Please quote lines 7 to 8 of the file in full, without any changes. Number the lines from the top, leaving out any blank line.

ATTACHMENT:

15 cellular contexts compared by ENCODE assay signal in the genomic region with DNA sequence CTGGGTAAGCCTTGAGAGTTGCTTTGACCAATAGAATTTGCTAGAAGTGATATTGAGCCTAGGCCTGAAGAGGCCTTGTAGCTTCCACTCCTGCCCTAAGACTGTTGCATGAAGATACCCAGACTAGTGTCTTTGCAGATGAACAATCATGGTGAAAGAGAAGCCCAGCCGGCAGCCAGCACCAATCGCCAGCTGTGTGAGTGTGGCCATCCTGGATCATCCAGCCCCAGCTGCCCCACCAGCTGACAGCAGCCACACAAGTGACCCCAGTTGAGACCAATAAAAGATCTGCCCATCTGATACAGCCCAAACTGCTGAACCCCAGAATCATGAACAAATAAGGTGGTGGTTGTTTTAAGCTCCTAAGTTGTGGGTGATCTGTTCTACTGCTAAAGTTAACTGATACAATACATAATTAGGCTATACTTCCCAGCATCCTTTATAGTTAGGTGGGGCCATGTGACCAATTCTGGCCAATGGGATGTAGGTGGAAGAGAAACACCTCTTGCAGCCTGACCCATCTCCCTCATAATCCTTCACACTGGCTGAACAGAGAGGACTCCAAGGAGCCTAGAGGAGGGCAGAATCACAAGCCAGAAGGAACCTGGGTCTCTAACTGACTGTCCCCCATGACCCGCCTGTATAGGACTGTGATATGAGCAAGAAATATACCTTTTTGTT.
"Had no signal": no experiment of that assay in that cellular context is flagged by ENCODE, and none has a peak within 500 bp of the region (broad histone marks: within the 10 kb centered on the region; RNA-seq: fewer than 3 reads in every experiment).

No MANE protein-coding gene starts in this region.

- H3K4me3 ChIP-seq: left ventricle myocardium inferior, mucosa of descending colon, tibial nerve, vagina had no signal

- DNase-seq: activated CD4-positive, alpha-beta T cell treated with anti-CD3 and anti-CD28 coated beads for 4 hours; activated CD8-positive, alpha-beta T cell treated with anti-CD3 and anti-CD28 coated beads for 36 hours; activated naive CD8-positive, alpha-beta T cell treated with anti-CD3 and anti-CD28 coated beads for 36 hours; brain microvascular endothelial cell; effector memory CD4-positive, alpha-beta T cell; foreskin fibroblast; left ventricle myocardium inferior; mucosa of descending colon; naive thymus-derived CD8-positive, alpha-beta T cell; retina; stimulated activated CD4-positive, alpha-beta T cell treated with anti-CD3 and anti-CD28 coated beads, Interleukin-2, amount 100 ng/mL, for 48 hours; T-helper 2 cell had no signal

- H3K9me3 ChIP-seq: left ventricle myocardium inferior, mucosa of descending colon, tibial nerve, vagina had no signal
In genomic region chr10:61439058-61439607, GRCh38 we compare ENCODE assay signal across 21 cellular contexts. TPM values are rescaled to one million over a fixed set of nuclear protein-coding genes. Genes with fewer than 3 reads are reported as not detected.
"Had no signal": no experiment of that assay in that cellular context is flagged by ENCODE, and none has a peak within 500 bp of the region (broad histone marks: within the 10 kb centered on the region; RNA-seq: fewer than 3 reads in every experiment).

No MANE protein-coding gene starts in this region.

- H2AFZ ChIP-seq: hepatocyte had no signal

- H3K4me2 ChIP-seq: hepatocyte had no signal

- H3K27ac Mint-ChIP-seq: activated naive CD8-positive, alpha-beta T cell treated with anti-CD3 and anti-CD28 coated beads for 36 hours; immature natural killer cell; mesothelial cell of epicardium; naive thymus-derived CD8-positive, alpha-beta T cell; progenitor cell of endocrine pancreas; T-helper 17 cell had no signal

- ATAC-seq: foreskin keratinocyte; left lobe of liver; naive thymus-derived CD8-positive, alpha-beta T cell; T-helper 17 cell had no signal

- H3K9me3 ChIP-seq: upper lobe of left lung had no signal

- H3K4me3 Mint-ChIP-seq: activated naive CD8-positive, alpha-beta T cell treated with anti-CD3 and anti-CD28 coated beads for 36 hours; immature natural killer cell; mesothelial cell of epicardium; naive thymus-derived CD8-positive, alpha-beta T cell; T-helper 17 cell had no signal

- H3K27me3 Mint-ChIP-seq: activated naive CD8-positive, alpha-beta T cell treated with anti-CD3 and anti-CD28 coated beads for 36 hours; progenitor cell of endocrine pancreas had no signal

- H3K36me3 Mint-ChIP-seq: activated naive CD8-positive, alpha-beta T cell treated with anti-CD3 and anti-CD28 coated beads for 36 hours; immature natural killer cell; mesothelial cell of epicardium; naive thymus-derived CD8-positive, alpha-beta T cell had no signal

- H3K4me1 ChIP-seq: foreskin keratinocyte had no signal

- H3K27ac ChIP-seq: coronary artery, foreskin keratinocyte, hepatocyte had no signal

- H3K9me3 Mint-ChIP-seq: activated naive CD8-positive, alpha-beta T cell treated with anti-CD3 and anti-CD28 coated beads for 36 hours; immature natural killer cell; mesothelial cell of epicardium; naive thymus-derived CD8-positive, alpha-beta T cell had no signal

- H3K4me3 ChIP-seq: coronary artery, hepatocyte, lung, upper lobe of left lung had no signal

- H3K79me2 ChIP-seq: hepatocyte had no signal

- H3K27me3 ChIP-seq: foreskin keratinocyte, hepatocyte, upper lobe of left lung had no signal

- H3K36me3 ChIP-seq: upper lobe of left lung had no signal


In genomic region chr10:61439058-61439607, GRCh38 we compare ENCODE assay signal across 21 cellular contexts. TPM values are rescaled to one million over a fixed set of nuclear protein-coding genes. Genes with fewer than 3 reads are reported as not detected.
"Had no signal": no experiment of that assay in that cellular context is flagged by ENCODE, and none has a peak within 500 bp of the region (broad histone marks: within the 10 kb centered on the region; RNA-seq: fewer than 3 reads in every experiment).